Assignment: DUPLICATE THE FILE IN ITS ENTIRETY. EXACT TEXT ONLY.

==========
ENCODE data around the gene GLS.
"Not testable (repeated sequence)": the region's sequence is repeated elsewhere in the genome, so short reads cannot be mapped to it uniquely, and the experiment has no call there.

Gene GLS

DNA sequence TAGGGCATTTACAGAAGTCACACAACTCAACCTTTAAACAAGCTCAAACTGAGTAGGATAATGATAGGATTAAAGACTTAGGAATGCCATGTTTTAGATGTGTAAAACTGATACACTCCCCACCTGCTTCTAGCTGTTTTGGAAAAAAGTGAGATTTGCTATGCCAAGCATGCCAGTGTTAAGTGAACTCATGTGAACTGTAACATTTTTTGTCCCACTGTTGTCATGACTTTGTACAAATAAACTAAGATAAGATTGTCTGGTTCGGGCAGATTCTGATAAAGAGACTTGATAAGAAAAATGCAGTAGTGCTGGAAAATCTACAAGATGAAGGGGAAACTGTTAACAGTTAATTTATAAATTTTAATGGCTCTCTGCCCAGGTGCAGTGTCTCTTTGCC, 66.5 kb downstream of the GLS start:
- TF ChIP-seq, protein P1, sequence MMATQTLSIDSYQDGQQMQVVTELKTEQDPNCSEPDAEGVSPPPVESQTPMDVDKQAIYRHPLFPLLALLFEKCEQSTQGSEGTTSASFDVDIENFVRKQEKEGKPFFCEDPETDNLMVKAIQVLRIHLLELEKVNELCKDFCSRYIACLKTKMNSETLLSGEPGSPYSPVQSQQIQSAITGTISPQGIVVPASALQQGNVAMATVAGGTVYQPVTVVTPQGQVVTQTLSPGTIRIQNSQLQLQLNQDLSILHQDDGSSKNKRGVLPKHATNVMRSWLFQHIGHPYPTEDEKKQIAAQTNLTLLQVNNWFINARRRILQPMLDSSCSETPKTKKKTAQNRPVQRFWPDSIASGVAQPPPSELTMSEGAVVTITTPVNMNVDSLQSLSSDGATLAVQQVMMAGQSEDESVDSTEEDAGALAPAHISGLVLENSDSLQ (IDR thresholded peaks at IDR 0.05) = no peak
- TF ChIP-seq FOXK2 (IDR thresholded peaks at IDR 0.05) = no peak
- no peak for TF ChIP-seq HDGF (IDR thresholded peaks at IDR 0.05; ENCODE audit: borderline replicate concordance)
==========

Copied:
ENCODE data around the gene GLS.
"Not testable (repeated sequence)": the region's sequence is repeated elsewhere in the genome, so short reads cannot be mapped to it uniquely, and the experiment has no call there.

Gene GLS

DNA sequence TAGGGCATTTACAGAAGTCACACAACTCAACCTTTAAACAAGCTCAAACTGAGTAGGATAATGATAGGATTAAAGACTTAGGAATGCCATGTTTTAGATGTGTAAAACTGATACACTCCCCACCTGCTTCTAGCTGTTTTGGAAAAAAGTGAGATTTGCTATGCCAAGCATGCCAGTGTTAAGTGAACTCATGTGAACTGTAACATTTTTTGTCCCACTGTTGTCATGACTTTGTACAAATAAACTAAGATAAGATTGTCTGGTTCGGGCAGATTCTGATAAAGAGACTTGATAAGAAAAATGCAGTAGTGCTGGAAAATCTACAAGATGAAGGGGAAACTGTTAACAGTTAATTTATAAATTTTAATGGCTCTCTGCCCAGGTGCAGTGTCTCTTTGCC, 66.5 kb downstream of the GLS start:
- TF ChIP-seq, protein P1, sequence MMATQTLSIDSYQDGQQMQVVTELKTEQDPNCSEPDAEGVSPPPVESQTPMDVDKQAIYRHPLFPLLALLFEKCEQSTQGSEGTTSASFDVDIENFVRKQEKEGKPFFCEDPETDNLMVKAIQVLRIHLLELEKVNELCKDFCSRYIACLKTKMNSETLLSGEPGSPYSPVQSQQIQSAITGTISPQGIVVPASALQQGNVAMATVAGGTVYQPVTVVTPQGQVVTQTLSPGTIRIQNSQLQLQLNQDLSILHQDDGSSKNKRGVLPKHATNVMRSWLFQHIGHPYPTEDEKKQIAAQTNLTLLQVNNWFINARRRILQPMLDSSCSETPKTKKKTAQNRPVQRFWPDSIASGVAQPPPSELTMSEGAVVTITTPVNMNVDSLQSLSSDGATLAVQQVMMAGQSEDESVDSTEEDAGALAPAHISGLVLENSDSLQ (IDR thresholded peaks at IDR 0.05) = no peak
- TF ChIP-seq FOXK2 (IDR thresholded peaks at IDR 0.05) = no peak
- no peak for TF ChIP-seq HDGF (IDR thresholded peaks at IDR 0.05; ENCODE audit: borderline replicate concordance)